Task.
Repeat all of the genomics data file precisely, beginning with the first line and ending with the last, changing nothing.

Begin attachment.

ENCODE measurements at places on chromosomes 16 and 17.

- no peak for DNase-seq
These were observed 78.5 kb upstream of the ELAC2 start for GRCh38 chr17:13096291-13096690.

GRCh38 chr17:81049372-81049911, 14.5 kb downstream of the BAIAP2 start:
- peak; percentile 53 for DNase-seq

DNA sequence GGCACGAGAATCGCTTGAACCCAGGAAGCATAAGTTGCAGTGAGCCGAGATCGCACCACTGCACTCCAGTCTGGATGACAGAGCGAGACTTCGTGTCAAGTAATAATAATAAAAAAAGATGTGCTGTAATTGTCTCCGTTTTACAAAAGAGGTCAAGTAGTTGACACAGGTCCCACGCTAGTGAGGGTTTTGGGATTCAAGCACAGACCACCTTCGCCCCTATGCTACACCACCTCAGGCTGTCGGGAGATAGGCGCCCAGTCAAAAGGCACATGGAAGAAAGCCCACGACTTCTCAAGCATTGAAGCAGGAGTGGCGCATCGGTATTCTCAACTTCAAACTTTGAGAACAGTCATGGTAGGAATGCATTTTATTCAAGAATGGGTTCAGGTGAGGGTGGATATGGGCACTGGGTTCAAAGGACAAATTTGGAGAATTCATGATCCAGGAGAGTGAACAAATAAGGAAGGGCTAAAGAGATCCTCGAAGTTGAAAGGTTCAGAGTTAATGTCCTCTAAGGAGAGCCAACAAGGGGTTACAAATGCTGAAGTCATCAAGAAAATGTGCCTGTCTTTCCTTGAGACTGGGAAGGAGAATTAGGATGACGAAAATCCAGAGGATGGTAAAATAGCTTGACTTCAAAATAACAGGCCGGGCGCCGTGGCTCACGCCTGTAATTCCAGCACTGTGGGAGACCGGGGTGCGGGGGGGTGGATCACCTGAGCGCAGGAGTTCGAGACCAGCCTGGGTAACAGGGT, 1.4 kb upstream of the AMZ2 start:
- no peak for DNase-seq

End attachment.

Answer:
ENCODE measurements at places on chromosomes 16 and 17.

- no peak for DNase-seq
These were observed 78.5 kb upstream of the ELAC2 start for GRCh38 chr17:13096291-13096690.

GRCh38 chr17:81049372-81049911, 14.5 kb downstream of the BAIAP2 start:
- peak; percentile 53 for DNase-seq

DNA sequence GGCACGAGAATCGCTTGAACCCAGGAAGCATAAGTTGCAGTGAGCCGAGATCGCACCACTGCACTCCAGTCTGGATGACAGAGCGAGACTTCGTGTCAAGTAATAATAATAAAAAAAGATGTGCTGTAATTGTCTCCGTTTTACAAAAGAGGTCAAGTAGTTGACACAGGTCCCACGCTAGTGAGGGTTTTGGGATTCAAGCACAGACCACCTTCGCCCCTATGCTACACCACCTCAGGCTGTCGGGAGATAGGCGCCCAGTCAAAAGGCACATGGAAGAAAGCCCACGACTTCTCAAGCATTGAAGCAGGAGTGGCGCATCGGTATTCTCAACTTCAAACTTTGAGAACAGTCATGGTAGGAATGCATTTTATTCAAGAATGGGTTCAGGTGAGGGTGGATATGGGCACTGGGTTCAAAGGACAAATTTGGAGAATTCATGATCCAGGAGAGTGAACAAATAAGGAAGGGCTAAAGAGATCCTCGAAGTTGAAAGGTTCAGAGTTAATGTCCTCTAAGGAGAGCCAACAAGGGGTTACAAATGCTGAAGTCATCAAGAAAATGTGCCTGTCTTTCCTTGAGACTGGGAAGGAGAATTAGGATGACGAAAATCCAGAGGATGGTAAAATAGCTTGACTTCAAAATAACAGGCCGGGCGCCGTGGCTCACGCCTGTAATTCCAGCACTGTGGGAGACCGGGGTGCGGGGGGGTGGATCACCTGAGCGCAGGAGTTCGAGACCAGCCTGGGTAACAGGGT, 1.4 kb upstream of the AMZ2 start:
- no peak for DNase-seq